I got copies of HOW(ever) -- a subscription for vol. 5, as well as back issues of vol. 4--and am enjoying them immensely. Also angrily. Why in all my years of lit classes did I not hear these names, read this work? By great (thank God) luck I've found women writers sharing my own concerns. Now, reading o.blek, I find part of a series by Rosmarie Waldrop, the beginnings of which were printed in HOW(ever); I find a chapter in a book I'm currently reading (Open Form and the Feminine Imagination --by Stephen-Paul Martin--good book, but why didn't a woman write it?) about Theresa Cha--then discover one of the issues of HOW(ever) is devoted to her work. It is as if all these mysteriously disparate writers are suddenly IN CONTEXT, in relation to other writers of their generation, of earlier generations. . . .Those overlooked by The Canon, I'm starting to see, are not merely bypassed--they are divided and scattered--this is what makes me so angry. I am no stranger to lit classes, as I've said--why didn't I hear of these women???
. . . Gertrude Stein was mentioned, but as a freak of some sort, as if she was a one-of-a-kind, instead of a precursor to the writings of contemporary women. Is it me--did I pick lousy programs? (I don't think so, a friend of mine currently at Sarah Lawrence complains too). Were women writers more well-represented in the 70's--did I just miss the boat?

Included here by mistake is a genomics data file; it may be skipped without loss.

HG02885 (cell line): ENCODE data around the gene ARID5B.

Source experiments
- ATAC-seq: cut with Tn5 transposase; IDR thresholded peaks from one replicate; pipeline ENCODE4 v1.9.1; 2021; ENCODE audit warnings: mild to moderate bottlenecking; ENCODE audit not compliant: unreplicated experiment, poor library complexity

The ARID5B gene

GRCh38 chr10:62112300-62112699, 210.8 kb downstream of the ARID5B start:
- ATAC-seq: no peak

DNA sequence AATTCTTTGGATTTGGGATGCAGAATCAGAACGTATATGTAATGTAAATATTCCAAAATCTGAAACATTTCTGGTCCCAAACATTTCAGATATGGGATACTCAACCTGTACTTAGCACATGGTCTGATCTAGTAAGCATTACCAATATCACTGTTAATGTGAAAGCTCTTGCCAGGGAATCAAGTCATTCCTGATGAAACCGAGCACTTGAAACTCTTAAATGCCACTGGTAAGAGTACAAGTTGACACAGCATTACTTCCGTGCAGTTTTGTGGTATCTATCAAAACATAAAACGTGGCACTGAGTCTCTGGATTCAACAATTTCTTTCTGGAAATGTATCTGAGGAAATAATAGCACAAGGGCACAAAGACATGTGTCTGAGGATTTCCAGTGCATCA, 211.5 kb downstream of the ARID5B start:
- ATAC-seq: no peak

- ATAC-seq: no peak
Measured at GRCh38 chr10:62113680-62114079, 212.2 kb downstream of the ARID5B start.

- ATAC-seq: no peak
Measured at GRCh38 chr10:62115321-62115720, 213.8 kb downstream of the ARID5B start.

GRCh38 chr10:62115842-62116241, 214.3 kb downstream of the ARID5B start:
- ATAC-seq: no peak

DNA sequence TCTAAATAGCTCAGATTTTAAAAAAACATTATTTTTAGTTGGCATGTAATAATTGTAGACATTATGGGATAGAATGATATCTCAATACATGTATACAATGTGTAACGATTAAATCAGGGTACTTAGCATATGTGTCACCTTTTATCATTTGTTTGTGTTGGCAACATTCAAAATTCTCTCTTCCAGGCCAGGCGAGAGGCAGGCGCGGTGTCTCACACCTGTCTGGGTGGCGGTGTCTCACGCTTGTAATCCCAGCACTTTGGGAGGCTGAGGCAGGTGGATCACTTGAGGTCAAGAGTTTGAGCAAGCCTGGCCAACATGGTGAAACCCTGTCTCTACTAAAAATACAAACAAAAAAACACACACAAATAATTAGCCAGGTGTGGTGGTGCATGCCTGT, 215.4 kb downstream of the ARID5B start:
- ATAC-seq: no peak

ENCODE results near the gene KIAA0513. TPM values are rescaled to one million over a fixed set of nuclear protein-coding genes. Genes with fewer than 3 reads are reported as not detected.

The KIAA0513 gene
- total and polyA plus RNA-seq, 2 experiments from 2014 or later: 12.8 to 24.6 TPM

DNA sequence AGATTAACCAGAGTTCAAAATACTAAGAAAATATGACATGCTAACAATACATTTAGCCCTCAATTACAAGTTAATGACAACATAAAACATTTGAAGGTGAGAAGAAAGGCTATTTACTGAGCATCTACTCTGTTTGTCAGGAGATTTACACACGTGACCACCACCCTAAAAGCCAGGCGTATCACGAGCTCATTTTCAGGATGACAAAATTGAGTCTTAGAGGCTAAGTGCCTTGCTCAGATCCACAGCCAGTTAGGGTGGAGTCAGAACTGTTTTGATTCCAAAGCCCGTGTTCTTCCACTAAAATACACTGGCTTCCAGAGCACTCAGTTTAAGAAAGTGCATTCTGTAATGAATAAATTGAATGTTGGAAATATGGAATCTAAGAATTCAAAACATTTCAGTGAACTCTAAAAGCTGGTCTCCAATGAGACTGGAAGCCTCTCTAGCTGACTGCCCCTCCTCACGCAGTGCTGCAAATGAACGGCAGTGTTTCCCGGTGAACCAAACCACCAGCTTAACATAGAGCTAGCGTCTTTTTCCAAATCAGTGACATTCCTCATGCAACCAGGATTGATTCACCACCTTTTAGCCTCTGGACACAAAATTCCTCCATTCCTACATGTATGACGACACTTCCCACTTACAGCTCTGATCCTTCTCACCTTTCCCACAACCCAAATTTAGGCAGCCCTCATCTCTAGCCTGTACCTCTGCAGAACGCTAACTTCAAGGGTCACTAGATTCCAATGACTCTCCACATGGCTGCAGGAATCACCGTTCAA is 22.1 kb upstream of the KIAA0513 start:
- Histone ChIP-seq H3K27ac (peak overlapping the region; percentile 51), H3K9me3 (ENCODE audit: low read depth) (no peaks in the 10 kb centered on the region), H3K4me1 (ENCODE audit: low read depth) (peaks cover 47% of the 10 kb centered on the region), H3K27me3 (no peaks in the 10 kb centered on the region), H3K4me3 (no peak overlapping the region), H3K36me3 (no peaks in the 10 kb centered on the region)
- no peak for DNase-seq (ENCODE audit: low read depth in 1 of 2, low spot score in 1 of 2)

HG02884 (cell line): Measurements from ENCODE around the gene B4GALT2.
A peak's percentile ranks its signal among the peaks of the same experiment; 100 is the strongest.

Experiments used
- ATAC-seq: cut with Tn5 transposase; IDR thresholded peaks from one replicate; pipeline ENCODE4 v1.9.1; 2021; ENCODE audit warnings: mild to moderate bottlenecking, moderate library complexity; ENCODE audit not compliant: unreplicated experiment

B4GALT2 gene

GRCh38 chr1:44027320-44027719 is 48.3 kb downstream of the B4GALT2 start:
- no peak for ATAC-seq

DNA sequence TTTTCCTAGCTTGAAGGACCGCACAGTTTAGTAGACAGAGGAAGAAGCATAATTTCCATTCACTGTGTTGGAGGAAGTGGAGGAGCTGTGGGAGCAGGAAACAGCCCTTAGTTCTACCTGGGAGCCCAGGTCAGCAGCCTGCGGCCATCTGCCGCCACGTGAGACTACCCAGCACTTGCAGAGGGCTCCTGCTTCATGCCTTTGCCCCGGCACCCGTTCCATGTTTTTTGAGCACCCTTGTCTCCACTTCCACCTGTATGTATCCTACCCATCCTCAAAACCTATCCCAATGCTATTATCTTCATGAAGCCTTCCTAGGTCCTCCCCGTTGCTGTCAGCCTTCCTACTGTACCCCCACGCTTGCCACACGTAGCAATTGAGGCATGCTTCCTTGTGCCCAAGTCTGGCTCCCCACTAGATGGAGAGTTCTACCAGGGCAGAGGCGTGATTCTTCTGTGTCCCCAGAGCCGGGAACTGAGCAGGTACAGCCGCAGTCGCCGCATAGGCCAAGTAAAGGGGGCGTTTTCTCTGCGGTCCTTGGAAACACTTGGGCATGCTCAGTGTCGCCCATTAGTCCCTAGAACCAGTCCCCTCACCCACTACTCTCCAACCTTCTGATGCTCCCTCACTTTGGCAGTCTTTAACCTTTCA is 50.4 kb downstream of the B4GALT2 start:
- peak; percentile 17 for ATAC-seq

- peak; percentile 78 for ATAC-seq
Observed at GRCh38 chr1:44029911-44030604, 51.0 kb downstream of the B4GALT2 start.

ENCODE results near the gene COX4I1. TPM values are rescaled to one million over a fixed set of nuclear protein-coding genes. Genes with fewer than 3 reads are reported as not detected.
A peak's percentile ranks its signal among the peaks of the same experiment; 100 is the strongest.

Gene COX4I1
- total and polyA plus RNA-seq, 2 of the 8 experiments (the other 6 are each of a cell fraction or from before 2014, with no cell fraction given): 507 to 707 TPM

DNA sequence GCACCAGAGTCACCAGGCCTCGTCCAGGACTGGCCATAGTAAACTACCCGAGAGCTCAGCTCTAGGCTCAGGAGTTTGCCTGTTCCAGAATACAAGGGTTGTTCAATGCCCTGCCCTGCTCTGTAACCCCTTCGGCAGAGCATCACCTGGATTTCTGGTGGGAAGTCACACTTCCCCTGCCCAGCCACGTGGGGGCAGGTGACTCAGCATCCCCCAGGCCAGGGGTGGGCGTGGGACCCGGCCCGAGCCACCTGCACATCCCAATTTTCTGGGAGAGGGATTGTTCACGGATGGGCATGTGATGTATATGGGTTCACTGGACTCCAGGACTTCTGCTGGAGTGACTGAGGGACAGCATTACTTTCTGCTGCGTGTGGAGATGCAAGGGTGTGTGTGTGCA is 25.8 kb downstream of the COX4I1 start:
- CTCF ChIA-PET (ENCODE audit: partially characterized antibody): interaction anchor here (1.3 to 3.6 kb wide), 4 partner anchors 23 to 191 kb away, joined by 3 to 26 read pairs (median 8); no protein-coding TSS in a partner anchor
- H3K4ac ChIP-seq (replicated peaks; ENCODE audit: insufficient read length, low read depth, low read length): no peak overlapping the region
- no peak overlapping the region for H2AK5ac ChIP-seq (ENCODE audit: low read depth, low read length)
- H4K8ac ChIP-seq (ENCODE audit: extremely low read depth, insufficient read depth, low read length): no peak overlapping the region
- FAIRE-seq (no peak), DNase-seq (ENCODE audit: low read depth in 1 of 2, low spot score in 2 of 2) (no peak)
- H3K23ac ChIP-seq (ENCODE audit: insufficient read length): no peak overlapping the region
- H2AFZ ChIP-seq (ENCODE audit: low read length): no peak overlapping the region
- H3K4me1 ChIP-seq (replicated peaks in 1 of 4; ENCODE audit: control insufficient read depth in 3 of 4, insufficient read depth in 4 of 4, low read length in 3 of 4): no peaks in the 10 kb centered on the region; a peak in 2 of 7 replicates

Well, I have since found/stumbled upon the work I need to see to work--I get a horrible vertigo when I think: what if I hadn't found the means to make these connections?
The alerts and postcards sections are treasures--I worked for years ordering poetry books for a Cambridge bookstore and managed to represent some pretty obscure publishers --HOW(ever), however, has not only news about small small presses, but addresses--what a treat!
(from Karen Kelley, to Rachel Blau DuPlessis)
I've always liked experimental work basically because thought patterns and natural rhythms of speech don't fit the English language. I suppose it's the American Indian heritage, in my case. But you have this cargo which doesn't fit the vehicle upon which it's supposed to ride. So you're always taking risks. I also try for a wholeness from the broken heritage.
--Diane Glancy, excerpt from a letter to HOW(ever)
Back to Milan from a short trip in Tuscany, I found your letter and was thoroughly delighted by your interest in the "lost" Evelyn Scott and by HOW(ever), which I started to read and shall read with the pleasure of discovery of a complex printed world. As for the information you ask on Scott, her publisher is the new Carroll & Graf, New York: you'll find in print Escapade (introduction by Peggy Beach) and The Wave, a 624-page long novel on the Civil War; you'll also find a reprint of The Narrow House and Narcissus, which were first republished by Elizabeth Hardwick in her Rediscovered Fiction by American Women series, in 1972.
--Marisa Bulgheroni, from a letter to Kathleen Fraser